G. kola is listed as one of the priority species for conservation in the Sub-Saharan Forest Genetic Resources Programme (SAFORGEN) [16] and was selected as one of six preferred tree species by the World Agroforestry Centre (ICRAF) for domestication in West and Central Africa [17,18]. Mainly due to habitat loss, slow-growing seedlings, continuous felling, and overexploitation of the tree in West Africa, the species is still classified as “vulnerable” in IUCN’s Red List of Threatened Species [19].
Despite the importance, potential and popularity of G. kola in West and Central Africa, a great deal of information and basic knowledge is still missing about the species. The objective of this review was to collate all currently available information about this tree species from scientific literature. We tried to detect potential pitfalls and indicate where more investigation would be necessary. The study may also serve as a potential stepping stone for further research aimed at G. kola domestication.

2. Taxonomy

The Clusiaceae family consists mainly of woody perennials, trees, shrubs, and lianas divided into 18 genera. Among them Calophyllum, Clusia, or Garcinia are pantropically the most popular [20]. A typical morphological feature connecting all the family representatives is exudation of white-yellow colored latex from various plant parts [20,21].
Garcinia is a large genus consisting of more than 250 species of dioecious woody plants that are a common understory component of lowland tropical forests [6,22]. The genus was named after Laurent Garcin (1683–1757), a Swiss botanist within the Dutch Indies Company who published the first description of mangosteen (G. mangostana), the most popular fruit species from the Garcinia genus [7]. The genus can be divided into an Asian and African group, whereas some of the species were also introduced into South America. In the region of West and Central Africa, about 21 species of Garcinia can be found [23,24]. Among them, G. kola (bitter kola) seems to be one of the most studied species [25,26]. Additionally, there are at least two other species that are scientifically well described: G. livingstonei and G. lucida. The formerly mentioned is popular in drier parts of West to South Africa for its juicy fruit pulp and its roots that are used in traditional medicine [27,28]. G. lucida is recognized as a medicinal species of lowland forests in West and Central Africa [29,30]. Other species of the genus Garcinia include trees of local or minor importance that are mostly used as chewing sticks, e.g., G. afzelii, G. brevipediellata, G. epunctata, G. gnetoides, G. ovalifolia, G. smeathermannii, and G. staudtii [31,32,33,34].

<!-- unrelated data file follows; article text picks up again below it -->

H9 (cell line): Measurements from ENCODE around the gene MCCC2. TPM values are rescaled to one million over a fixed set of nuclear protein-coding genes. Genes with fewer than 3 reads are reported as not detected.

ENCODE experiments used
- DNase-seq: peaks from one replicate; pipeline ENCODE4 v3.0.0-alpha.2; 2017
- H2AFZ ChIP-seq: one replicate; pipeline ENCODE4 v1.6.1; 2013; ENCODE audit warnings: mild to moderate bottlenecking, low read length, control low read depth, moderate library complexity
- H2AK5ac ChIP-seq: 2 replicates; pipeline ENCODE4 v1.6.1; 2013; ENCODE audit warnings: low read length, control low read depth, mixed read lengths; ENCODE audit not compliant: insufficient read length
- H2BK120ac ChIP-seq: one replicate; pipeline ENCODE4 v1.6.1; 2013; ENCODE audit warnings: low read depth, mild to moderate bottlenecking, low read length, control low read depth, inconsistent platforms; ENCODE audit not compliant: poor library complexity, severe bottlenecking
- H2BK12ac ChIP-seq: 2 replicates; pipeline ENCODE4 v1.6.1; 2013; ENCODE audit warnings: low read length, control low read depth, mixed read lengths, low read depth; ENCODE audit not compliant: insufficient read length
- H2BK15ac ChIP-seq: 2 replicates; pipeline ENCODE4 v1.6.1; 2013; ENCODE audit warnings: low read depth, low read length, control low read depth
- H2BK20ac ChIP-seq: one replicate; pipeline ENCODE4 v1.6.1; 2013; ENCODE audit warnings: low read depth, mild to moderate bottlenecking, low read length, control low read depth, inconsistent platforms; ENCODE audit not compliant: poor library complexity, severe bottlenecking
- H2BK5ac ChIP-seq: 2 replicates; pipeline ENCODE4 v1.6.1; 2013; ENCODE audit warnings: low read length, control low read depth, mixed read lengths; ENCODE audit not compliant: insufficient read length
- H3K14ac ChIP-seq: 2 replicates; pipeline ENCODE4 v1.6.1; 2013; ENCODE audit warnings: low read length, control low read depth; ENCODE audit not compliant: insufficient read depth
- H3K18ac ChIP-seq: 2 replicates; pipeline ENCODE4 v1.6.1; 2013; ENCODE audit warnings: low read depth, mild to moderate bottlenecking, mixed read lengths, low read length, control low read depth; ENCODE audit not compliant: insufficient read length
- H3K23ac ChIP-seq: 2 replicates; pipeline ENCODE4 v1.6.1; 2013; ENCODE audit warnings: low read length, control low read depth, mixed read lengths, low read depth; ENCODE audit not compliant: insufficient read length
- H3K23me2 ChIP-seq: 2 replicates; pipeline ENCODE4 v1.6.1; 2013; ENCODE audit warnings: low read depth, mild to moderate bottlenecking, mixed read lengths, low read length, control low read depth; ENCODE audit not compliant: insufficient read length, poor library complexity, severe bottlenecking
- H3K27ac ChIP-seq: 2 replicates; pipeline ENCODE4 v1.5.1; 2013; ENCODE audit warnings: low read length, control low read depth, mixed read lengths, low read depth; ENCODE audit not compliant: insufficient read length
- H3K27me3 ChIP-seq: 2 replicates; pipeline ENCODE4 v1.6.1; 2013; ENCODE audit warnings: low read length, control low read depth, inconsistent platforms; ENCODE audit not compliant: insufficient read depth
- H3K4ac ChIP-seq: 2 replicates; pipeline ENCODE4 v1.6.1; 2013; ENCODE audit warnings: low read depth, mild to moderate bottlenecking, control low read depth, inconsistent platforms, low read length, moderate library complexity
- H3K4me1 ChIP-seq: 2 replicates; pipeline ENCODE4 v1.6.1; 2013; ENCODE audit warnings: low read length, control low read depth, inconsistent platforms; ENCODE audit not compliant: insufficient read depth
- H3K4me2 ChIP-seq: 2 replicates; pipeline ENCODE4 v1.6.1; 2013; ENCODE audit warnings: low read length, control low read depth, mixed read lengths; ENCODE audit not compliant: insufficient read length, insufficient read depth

3. Distribution and Ecology

Garcinia kola occurs naturally from Congo to Sierra Leone (Figure 1) [19,24,35]. Usually, Cameroon and Nigeria are considered as the major presence hotspots for this species. In Cameroon, Vivien and Faure [36] identified three natural stands of the species; two of them in the East region (Nki National Park, Bertoua site), and the last one situated in the Southwest region (Korup National Park).
Although the species is reported to prevail in coastal areas and lowland plains up to 300 m a.s.l., the trees are successfully cultivated even in hilly areas about 750 m a.s.l. [24,31,37]. Typically, G. kola occurs in zones classified according to Köppen–Geiger as “tropical rainforest climate, tropical monsoon climate or tropical savannah climate” [38]. Daily temperatures usually vary between 21 °C to 31 °C, whereas the mean rainfall ranges from 1000 to 3000 mm per year in those areas. This is complemented by a relatively high air humidity of about 75% [39,40]. The species can withstand various types of soils with a slight preference for sandy loams, whereas its fine roots were found to harbor an arbuscular type of mycorrhiza [41].

4. Botanical Description